37. admin

    Elektra took me a while to get a handle on. I kinda wish I could go back to her and try to finish what I started there, but can’t imagine that’ll ever happen. Not even sure it’s possible, frankly.

  38. admin

    I think you’ll like ‘em.

    (At least I hope you will!)

  39. admin


    And, uhm…no comment?

  40. will_eslinger

    Re: Stumptown?

    Ok, cool. It’s not that big of a deal, quality overrides timelyness in my book and I’m certain that Stump down is going to be pretty damn awesome.

  41. the_fallen_

    No comment huh? Well then I’m sure Montoya or Kate will be very happy with their ne series…whichever one it is mind you ;)

    Keep up the amazing work and it’s an added plus that you guys are the only mini that hasn’t had a major delay. :)

  42. slick_nyc

    It’s a shame you can’t. Having Elektra be an “Action Junkie” going through withdrawal and rehab (of a sorts) was a good take on her. I would’ve liked to have seen what she would have been coming out of that.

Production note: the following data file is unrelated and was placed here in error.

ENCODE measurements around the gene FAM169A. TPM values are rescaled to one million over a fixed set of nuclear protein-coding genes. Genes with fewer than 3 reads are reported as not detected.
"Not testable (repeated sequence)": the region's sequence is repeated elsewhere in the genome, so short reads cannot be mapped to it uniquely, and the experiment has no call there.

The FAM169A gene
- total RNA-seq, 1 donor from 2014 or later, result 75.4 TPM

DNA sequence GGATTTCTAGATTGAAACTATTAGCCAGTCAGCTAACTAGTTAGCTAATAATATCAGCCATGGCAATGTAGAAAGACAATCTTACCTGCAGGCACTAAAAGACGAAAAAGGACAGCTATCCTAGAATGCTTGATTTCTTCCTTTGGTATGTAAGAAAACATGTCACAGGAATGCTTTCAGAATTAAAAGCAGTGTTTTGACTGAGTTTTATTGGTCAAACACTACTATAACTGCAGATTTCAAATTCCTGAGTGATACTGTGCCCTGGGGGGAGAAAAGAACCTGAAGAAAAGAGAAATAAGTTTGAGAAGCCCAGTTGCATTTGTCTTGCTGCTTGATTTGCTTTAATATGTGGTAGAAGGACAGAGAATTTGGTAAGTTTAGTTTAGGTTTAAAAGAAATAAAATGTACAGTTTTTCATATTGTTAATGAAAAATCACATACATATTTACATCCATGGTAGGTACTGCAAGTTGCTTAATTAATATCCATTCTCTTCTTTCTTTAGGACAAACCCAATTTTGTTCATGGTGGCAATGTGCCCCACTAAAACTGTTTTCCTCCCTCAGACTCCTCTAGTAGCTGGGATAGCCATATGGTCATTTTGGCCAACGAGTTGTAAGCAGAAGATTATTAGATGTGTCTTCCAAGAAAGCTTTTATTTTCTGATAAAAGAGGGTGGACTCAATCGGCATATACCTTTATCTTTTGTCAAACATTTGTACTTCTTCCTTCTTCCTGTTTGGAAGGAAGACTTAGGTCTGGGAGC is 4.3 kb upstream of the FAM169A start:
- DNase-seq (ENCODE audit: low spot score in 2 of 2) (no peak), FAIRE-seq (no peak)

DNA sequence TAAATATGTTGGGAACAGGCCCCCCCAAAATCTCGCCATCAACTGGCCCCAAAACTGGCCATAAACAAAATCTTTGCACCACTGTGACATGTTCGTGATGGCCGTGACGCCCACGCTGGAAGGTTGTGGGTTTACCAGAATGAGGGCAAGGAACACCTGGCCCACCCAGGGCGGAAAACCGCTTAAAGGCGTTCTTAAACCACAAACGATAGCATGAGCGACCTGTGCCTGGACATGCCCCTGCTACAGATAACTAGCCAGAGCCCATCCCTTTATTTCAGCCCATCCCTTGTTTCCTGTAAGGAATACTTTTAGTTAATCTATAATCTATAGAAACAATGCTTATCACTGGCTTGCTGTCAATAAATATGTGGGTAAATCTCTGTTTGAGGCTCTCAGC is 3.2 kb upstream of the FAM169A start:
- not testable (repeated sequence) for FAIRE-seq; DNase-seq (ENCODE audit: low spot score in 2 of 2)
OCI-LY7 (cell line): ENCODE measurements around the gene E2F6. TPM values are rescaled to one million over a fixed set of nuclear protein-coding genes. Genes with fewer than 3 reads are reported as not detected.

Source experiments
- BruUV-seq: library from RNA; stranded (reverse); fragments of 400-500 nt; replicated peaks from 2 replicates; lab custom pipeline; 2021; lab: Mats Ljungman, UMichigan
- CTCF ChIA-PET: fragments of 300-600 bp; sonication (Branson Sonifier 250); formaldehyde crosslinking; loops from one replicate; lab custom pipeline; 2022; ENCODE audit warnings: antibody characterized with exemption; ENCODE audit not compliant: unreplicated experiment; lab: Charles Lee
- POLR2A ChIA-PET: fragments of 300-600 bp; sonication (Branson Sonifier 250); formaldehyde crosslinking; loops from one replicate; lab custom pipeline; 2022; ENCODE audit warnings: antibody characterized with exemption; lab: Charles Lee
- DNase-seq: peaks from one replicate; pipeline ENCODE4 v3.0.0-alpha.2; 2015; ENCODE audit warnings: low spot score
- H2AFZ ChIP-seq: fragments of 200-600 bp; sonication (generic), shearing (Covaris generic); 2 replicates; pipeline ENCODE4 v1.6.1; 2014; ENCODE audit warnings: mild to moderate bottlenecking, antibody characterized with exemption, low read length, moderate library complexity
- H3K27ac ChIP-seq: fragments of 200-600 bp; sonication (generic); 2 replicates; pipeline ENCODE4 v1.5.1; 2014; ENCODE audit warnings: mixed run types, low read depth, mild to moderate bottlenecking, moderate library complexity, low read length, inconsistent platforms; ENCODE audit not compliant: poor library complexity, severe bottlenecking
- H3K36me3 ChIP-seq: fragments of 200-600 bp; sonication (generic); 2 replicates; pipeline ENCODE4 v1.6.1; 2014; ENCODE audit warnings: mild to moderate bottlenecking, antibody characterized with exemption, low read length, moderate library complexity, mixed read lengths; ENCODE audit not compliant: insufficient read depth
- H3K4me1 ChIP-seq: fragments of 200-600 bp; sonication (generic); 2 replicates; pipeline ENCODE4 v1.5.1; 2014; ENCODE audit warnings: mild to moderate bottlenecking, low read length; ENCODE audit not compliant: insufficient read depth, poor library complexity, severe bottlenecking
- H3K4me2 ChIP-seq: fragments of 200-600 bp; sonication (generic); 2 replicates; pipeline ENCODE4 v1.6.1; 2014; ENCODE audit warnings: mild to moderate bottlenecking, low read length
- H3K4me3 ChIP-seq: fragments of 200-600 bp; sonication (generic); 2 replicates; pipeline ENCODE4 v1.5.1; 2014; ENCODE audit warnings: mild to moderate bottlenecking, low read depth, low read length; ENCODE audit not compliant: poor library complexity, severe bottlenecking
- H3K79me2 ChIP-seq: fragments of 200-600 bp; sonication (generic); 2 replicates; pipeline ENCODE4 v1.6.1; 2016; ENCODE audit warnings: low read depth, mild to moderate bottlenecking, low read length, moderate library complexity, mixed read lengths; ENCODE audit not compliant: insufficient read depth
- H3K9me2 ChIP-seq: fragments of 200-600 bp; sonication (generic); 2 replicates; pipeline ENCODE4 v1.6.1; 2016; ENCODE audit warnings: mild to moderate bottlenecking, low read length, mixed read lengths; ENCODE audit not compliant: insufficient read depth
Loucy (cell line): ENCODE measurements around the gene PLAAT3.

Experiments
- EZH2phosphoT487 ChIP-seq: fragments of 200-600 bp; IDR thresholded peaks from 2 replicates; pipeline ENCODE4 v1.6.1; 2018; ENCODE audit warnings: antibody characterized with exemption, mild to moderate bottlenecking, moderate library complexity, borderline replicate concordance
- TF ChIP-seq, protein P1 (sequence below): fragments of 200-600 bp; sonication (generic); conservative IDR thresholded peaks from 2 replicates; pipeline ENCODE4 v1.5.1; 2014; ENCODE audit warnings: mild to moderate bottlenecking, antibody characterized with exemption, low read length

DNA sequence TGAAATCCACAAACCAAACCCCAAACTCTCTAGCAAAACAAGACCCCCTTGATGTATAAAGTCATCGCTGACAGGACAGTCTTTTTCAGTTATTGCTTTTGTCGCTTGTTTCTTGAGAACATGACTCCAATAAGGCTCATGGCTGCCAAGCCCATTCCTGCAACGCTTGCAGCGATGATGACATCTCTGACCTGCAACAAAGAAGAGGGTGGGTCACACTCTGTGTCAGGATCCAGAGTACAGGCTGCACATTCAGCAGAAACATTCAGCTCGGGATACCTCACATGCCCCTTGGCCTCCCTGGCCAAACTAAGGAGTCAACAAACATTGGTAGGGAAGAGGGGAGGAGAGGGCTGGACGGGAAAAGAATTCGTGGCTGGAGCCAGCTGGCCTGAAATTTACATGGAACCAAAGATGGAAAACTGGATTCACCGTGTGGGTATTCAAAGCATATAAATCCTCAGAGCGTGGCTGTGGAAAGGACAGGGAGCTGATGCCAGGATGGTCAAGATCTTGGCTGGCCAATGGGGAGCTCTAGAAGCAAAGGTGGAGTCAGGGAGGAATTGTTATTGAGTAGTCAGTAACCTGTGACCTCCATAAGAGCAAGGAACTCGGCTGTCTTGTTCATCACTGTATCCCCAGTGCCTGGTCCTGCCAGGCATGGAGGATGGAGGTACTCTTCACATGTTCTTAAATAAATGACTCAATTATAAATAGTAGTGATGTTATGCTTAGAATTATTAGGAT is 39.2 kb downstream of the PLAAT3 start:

43. jonlaw

    Great chapter! Of course I am kicking myself for reading any of them, because now I know I have to wait. You were very clear where you were going to have to cut it off. I knew what I was doing, but . . . arrrrrrrrrrrggggggggg!

    You really have the knack for ending one chapter with a hook right into the next. This is going to be one hell of a book. I can see it already. I hope the time flies until it comes out, because I really need to read it.

    Thanks for sharing.

  44. stealthbunny

    I second that. With great resounding joy. I have been just forced to read the first Twilight book and did so with great pain and frustration. Even a single chapter of ruckawriting is pure relief after wading through THAT. I have NEVER had to reread any of your action scenes trying to figure out just what the hell happened there. If I do reread, it’s to savor.

  45. stealthbunny

    My empathies. I’m an eBay seller myself. By this time of the season, I’m lucky if I remember to brush my hair at all each day.

    And I haven’t read Patriot Acts yet either.

  46. lithera

    I work at “The World’s Largest Online Retailer”. It has been a crazy month and a half or so.